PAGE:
Most Active Stories
Tue August 9, 2011
In U.S. Stock Market Rally, Apple Briefly Supplanted Exxon Mobil
For evidence of the volatile swings of Tuesday's stock market, consider that for a bit, Apple became the most valuable American company, surpassing Exxon Mobil. The day's trading spanned 600 points, as investors rallied from two days of steep declines and digested new guidance from the Federal Reserve.
The S&P 500 index of large-cap U.S. companies saw its largest gain in two years, rising by nearly 5 percent. Just the day before, it had fallen by 6.7 percent.
For Newscast, Yuki Noguchi filed this report:
Wild swings of several hundred points in the market have become an almost daily occurrence. Following the Dow's recent big plunges, some investors early this morning figured they might as well bet on a bounce.
The Dow staged an early rally. But the real volatility came after the Federal Reserve Open Market Committee announced its decision to keep interest rates at basically zero through mid-2013 — a timeframe it previously hadn't specified.
Stocks went up slightly, then down big, and then surged right up through the final minutes of trading. The flight to safer gold and Treasurys continued.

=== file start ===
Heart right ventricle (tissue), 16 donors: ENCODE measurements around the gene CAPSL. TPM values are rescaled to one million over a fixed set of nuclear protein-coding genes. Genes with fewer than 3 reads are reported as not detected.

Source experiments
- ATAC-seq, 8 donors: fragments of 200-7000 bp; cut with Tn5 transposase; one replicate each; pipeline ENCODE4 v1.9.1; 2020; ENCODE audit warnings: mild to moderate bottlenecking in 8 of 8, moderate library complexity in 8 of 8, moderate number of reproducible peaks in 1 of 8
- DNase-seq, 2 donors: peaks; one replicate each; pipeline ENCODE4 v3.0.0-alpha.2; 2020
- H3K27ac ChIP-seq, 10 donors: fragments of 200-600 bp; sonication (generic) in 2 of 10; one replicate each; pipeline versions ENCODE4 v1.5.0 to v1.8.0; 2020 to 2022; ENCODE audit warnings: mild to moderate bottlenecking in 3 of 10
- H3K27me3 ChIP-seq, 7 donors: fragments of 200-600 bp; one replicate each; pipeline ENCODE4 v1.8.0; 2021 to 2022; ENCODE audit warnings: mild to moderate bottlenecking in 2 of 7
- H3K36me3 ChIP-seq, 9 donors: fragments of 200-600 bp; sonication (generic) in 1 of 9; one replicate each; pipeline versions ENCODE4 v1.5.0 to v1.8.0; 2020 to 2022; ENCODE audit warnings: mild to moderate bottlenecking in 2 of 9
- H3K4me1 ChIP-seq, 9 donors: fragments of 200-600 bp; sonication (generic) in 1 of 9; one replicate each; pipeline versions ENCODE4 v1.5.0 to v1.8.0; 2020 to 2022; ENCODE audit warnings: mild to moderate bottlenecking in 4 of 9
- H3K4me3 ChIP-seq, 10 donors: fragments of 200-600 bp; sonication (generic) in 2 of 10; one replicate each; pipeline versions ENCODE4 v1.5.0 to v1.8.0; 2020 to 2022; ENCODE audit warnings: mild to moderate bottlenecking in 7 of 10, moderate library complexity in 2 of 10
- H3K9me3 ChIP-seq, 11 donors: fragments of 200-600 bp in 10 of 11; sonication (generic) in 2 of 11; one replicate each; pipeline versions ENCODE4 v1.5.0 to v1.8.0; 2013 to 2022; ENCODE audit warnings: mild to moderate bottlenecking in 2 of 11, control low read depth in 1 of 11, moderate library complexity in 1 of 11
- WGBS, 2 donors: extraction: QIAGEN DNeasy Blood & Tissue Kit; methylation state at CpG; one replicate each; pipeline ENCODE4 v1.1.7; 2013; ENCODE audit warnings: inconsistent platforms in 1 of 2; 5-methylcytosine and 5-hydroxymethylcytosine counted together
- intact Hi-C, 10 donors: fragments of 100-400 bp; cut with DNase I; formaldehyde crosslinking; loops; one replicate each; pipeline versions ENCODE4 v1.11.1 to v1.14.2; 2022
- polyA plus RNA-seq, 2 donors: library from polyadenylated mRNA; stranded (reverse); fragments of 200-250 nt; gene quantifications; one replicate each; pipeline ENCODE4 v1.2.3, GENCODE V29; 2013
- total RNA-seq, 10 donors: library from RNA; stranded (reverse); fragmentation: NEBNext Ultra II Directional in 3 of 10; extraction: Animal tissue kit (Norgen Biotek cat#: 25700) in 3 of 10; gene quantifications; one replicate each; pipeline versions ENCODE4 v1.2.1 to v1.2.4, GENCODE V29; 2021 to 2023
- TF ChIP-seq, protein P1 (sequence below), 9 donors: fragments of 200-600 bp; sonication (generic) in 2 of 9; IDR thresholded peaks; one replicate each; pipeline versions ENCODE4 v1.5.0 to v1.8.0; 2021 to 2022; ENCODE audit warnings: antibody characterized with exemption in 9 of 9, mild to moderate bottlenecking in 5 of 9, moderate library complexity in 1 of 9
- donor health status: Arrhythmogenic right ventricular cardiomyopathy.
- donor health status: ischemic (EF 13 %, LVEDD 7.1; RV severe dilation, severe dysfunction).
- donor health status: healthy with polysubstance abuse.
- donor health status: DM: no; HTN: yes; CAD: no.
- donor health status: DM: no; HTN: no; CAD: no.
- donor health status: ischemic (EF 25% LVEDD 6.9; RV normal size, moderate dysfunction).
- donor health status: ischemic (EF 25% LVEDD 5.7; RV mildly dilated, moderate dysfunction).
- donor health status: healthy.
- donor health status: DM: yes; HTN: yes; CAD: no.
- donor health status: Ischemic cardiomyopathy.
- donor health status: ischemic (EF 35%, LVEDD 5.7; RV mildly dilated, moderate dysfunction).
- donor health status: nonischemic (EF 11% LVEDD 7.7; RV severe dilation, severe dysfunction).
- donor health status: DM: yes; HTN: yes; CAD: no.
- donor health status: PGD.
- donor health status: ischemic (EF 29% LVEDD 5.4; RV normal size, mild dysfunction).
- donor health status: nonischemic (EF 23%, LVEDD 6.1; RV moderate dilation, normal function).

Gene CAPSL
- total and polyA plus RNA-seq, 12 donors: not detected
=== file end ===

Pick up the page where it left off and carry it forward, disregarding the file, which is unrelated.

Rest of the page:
In the end, shares of Apple gained by nearly 6 percent, giving the maker of computers and personal devices a market capitalization of around $347 billion.
Exxon Mobil, which saw its stock caught in the slump earlier Tuesday, eventually rebounded to finish up 2.1 percent on the day. With the late gain, the company held onto its top spot, with a market capitalization of $348 billion.
After its mid-day meeting, the Fed's Open Market Committee released a statement acknowledging that U.S. economic growth had been slower than anticipated. But the panel also noted that inflation levels were moderate and stable.
Saying that it had "decided today to keep the target range for the federal funds rate at 0 to 1/4 percent," the panel's statement also said its members "discussed the range of policy tools available to promote a stronger economic recovery in a context of price stability."
The mention of those "policy tools" led one analyst to tell Bloomberg that the Federal Reserve won't let the U.S. economy falter:
"The Fed is clearly setting up a situation that could offer them the potential to do something significant, if necessary," Bruce McCain, who helps oversee $22 billion as chief investment strategist at the private-banking unit of KeyCorp in Cleveland, said in a telephone interview. "That could be viewed as a positive," he said. "People are starting to realize that what we've had in the market was an overreaction."
At the end of trading Tuesday, the Dow Jones Industrial Average finished at 11,239.77, a gain of nearly 430 points, or just under 4 percent, from Monday.